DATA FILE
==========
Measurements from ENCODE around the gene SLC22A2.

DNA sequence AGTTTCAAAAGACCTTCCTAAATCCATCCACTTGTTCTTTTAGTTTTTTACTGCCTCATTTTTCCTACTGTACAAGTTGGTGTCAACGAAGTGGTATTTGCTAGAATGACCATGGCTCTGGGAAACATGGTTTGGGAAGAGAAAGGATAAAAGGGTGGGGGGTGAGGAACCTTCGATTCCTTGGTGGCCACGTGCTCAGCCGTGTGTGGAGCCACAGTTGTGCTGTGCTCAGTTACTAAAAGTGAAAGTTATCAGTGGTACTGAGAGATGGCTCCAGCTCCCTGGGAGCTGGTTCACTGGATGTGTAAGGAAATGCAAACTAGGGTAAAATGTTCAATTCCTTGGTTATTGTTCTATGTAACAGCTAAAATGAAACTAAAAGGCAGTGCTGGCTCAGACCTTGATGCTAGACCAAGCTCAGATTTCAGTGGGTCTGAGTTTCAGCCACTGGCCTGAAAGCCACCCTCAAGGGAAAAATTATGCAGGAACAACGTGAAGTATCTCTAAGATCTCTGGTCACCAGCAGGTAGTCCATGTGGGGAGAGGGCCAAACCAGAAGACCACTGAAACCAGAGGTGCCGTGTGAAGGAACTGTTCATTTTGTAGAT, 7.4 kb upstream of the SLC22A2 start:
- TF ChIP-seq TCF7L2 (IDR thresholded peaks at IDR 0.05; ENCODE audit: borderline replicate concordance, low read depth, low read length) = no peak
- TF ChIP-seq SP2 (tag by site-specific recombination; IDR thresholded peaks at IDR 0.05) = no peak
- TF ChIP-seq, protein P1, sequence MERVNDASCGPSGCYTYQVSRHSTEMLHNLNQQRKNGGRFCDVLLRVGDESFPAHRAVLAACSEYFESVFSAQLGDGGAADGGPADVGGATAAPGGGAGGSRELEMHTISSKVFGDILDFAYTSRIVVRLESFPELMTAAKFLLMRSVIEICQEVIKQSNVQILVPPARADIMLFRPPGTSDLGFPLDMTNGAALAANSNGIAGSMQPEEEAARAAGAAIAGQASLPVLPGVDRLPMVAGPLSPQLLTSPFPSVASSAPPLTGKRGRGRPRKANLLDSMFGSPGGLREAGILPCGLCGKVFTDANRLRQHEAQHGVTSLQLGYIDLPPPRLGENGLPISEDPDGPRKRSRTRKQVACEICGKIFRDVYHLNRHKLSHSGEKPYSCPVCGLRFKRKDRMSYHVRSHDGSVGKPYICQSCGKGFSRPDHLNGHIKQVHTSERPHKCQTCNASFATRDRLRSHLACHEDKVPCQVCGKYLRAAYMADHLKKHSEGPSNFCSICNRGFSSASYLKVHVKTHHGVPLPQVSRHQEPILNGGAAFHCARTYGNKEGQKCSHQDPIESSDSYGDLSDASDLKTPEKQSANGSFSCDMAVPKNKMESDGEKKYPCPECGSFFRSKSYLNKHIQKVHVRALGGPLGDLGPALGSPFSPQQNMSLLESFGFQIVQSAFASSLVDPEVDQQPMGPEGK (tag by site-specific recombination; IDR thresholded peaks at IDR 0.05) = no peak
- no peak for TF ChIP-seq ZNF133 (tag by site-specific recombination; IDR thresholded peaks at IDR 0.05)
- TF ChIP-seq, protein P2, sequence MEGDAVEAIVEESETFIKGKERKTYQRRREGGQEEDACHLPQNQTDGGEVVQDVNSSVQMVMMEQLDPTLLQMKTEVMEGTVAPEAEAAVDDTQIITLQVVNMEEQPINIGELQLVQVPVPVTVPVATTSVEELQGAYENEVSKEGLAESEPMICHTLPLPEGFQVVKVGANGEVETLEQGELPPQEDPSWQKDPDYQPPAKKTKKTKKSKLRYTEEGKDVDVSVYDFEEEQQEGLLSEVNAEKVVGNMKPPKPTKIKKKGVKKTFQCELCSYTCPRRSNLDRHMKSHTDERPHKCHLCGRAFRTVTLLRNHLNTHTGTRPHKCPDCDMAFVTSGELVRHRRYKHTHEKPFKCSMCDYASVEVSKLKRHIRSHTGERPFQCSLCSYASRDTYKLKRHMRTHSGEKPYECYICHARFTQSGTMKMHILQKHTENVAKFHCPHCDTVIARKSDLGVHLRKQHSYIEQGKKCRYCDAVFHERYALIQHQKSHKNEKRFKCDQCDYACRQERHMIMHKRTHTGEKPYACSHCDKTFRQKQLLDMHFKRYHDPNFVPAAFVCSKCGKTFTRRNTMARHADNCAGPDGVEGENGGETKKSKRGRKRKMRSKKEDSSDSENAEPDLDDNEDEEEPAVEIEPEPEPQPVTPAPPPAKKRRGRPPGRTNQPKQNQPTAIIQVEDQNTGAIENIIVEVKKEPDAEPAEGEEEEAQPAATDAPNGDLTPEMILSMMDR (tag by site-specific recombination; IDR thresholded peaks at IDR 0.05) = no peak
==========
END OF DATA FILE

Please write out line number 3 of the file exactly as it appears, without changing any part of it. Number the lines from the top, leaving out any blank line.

- TF ChIP-seq TCF7L2 (IDR thresholded peaks at IDR 0.05; ENCODE audit: borderline replicate concordance, low read depth, low read length) = no peak